Determining Sample Size  Cochran & Yamane Formula  Finite & Infinite population  Examples  Summary and Q&A
TL;DR
Learn how to determine the appropriate sample size for research studies using formulas such as Cochran and Taro Iman.
Key Insights
 👨🔬 Conducting a census is resourceintensive and may be impractical for certain research studies.
 🎚️ Determining sample size requires considering the margin of error, confidence level, and variability within the population.
 🉑 Marginal error represents the acceptable variation between sample mean and population mean.
 🎚️ The confidence level indicates the level of certainty that the confidence interval includes the true population mean.
 ❓ Variability within the population affects the required sample size.
 ❓ Cochran formula is used to determine sample size for infinite populations.
 ❓ Taro Iman formula provides a simplified approach for calculating sample size, assuming 95% confidence and a variability of 0.5.
Transcript
hello everybody and welcome to lesson 11 determining the sample size contents covered in this lesson are the first one is determining the sample size in the case of infinite population using Cochran formula and the second is determining the sample size in the case of finite population using Taro yemada formula if we want to conduct a research on a ... Read More
Questions & Answers
Q: What is the difference between conducting a census and taking a sample?
Conducting a census involves considering all sampling units in the population, resulting in a perfect representation but requiring significant resources. Taking a sample involves selecting a smaller representative group from the population, which is more practical and efficient.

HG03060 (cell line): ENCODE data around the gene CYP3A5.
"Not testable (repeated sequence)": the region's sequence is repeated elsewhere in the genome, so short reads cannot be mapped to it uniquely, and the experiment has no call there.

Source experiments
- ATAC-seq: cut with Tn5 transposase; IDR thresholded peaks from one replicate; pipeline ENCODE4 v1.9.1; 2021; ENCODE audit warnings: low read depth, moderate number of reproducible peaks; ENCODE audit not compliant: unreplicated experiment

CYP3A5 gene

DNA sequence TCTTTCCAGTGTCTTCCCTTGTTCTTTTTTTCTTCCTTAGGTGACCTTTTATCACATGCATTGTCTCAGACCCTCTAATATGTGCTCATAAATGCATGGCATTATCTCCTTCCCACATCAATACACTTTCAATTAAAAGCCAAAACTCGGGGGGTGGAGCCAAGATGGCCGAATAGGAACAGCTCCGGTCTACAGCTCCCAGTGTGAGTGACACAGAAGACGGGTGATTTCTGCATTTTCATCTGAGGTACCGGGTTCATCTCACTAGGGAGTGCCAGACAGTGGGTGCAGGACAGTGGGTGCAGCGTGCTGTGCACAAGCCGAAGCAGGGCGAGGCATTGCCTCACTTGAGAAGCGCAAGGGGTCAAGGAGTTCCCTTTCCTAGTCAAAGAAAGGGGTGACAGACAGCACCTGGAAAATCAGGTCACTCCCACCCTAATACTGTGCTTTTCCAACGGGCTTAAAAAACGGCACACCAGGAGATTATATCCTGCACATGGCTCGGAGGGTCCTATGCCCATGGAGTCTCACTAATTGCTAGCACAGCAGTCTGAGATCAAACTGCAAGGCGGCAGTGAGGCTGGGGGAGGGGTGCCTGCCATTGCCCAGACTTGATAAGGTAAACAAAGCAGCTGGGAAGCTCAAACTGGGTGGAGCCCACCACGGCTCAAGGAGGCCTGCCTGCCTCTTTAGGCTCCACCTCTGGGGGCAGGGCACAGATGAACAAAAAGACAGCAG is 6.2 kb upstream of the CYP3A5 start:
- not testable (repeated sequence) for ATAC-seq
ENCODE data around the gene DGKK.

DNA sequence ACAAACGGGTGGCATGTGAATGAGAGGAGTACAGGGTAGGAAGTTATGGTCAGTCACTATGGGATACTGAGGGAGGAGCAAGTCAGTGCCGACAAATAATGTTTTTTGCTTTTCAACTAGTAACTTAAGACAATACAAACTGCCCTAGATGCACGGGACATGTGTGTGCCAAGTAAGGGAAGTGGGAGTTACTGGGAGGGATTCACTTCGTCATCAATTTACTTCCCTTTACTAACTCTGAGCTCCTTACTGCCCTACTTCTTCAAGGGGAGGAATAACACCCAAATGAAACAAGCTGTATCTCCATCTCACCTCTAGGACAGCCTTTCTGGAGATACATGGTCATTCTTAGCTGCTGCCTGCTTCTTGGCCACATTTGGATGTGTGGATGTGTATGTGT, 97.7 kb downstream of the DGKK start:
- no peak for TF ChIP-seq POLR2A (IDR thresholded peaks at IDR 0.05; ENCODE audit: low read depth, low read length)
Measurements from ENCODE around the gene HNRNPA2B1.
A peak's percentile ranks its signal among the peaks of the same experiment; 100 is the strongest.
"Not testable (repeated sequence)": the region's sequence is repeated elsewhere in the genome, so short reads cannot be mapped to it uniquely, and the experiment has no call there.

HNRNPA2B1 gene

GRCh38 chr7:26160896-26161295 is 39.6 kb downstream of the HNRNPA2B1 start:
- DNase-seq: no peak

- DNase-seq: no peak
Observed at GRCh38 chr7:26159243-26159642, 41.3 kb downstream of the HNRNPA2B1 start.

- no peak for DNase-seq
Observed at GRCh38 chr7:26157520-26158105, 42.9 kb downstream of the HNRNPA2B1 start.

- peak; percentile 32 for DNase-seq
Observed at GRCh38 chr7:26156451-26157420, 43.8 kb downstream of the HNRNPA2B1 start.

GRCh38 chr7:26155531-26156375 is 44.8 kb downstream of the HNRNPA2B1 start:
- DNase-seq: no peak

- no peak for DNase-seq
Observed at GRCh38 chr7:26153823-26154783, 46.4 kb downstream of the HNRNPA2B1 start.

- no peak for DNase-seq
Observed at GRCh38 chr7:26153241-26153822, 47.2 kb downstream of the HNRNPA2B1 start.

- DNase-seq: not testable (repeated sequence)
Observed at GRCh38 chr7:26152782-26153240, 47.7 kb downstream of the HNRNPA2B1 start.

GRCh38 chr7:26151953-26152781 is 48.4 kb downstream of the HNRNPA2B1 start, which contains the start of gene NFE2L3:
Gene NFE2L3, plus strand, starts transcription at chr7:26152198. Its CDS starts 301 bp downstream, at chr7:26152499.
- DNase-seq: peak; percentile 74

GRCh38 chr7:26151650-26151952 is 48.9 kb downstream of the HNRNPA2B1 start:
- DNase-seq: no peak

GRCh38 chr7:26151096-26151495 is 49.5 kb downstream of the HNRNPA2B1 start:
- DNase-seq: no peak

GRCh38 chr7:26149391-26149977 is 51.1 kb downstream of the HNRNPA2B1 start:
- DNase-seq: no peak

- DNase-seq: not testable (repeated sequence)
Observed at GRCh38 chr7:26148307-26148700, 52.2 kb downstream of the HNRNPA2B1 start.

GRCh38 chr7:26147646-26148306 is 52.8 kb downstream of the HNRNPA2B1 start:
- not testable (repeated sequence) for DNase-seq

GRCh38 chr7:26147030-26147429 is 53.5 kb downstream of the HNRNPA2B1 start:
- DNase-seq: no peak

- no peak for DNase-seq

Q: How is marginal error calculated, and why is it important?
Marginal error is the maximum acceptable variation or error between the sample mean and population mean, expressed as a percentage. It is determined based on research requirements and helps establish the confidence level and precision of the study.
Q: What does the confidence level indicate?
The confidence level indicates the level of certainty that the confidence interval, which includes the true score of the population, is correct. A 95% confidence level means that, if we repeatedly take samples, 95% of the time the corresponding confidence interval will be accurate.
Q: How does the degree of variability in the population affect sample size?
The degree of variability in the population, whether homogeneous or heterogeneous, impacts the sample size needed for a given level of precision. A more homogeneous population requires a smaller sample size, while a more heterogeneous population requires a larger sample size to achieve representative results.
Summary & Key Takeaways

Conducting a survey or research study on a population can be resourceintensive or infeasible, so sampling is often used instead.

Determining the sample size requires knowledge of the desired level of precision, variability within the population, and confidence level.

Marginal error represents the acceptable variation in sample mean from the population mean, expressed as a percentage, and is determined based on research requirements.